The story

Semar: The Fallen God and Divine Jester of Indonesian Mythology

Semar: The Fallen God and Divine Jester of Indonesian Mythology

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Semar is probably one of the oldest characters in Indonesian mythology who was said to not have been derived from Hindu mythology. He was made famous by performances of Wayang (Shadow Puppets) in the islands of Java and Bali as a rather unattractive, short man with breasts, great sized behind, and uncontrollable urge for farting. However, underneath his peculiar appearance, Semar plays a major part in the Indonesian creation myth as the elder brother of the supreme god Batara Guru (the Hindu god Shiva).

Semar, a wayang (shadow puppet) character from Indonesia. ( CC BY-SA 3.0 )

In traditional Wayang performances, Semar acts the part of a jester and a retainer for the kings. In his depictions in the performances, he does not have the elaborate ornamentation commonly found on the heroic characters, as he represents the man of the people. Semar is also known as the dhanyang (territorial spirit) of Java and a pamong (leader) of the people. He is often referred to with the honorific Kyai Lurah , which roughly translates as Honored Chief. He is therefore often called Kyai Lurah Semar.

An Ancient Spirit or a Warrior God: The Many Beginnings of Semar

There are many versions of the myth of Semar. A likely explanation for this is that not only that he comes from an oral tradition of storytelling, which still largely persists to this day; the stories of ancient deities in Indonesia are considerably more fluid than their Indian, Chinese or Western counterparts. This means that storytellers had no qualms about changing or adding stories or characters to suit the moral being taught or for pure artistic license. In many cases, characters from the traditional performance of Wayang (Shadow Puppets) were modified to suit the political or religious agenda at the time. It is therefore not unusual to see centuries old characters discussing the current Indonesian politics in a Wayang performance.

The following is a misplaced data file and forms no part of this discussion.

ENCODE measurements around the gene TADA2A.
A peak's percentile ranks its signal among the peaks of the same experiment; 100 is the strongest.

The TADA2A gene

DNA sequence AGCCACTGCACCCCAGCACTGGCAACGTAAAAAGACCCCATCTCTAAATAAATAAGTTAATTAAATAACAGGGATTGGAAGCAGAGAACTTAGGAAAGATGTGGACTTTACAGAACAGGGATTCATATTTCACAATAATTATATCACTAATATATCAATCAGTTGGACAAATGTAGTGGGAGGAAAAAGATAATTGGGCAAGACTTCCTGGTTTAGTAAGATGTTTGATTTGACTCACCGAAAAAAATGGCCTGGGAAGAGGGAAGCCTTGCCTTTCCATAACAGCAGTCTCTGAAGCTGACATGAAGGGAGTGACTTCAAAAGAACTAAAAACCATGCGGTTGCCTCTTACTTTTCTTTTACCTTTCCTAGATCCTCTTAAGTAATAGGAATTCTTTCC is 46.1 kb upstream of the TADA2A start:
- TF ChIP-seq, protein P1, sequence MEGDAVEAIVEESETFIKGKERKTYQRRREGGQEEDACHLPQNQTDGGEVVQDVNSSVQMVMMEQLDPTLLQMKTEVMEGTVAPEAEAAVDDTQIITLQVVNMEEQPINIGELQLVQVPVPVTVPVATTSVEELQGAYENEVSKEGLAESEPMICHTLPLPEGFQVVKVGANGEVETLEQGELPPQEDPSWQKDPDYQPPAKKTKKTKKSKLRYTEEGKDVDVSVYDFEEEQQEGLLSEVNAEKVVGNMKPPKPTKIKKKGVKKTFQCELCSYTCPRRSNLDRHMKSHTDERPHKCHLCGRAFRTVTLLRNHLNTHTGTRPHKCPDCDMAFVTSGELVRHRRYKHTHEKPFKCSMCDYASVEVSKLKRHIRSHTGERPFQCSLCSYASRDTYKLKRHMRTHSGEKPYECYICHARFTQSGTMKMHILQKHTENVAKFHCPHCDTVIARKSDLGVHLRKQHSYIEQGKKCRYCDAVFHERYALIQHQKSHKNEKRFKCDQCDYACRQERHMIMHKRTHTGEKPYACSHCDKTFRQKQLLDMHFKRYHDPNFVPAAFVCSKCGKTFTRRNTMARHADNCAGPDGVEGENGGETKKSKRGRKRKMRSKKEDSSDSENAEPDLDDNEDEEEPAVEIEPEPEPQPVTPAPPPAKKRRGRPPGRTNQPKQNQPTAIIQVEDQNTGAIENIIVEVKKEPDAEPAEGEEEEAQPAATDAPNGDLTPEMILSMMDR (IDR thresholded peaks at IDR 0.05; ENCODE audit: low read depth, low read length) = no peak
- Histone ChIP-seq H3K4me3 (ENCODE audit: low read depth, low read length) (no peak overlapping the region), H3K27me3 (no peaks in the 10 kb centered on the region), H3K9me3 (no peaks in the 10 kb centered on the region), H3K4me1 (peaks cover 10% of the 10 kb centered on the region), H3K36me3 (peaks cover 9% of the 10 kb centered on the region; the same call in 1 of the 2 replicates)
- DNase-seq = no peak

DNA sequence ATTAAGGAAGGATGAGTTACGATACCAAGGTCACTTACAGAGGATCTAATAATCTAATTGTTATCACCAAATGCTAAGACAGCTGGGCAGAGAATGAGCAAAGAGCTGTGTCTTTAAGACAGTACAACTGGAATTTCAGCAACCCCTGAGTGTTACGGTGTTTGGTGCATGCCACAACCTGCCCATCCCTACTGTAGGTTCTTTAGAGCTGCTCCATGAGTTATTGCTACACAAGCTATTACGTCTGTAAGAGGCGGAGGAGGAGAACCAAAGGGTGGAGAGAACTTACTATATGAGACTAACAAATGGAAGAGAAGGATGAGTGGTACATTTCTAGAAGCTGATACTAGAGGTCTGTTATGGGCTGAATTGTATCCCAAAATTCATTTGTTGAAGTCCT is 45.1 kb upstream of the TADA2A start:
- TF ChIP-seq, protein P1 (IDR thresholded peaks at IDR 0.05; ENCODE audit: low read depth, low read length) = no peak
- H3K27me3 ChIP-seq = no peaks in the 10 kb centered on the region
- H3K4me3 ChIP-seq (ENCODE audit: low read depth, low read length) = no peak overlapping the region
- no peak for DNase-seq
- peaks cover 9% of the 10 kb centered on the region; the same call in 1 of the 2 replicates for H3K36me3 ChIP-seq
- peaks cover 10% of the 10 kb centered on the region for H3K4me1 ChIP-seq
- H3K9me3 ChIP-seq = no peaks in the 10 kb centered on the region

Javanese wayang kulit (shadow puppet) performance by a famous Indonesian dalang (puppet master) Ki Manteb Sudharsono, is usually a whole night long. ( CC BY-SA 3.0 )

A dalang performing wayang kulit in Java, circa 1890.

The origin of Semar, for example, ranges from him being the father of Shiva to the grandson of Sang Hyang Ismaya. After the spread of Islam in Indonesia, versions saying that Semar was the grandson of Adam, the first man, also circulated. As a retainer, Semar is generally recognized as the youngest Pandava brother, Sahadeva’s retainer. Yet, one would still see him as a retainer for the prince Rama from Ramayana or any of the other Pandava brothers from Mahabharata.

The five Pandava brothers of the Mahabharata in the Javanese wayang kulit, Indonesia. ( CC BY-SA 3.0 )

According to one version, of the book Purwacarita, Semar is actually Sang Hyang Ismaya, elder brother of Batara Guru, and father of Batara Surya (the Hindu sun god Surya).

Surya, chief solar deity in Hinduism. ( CC BY 2.0 )

He was one of the three powerful warrior gods born from a single divine egg. His brothers are Sang Hyang Antaga and Sang Hyang Manikmaya (who later took on the name Batara Guru). When it was time to decide which one of them was to be the ruler of heaven, Sang Hyang Antaga and Sang Hyang Ismaya quarreled for the position in a battle that went on for forty days. Their father, the ruler of heaven, finally decided to hold a contest. The brother who was able to swallow the heavenly mountain would be crowned as the next ruler of heaven…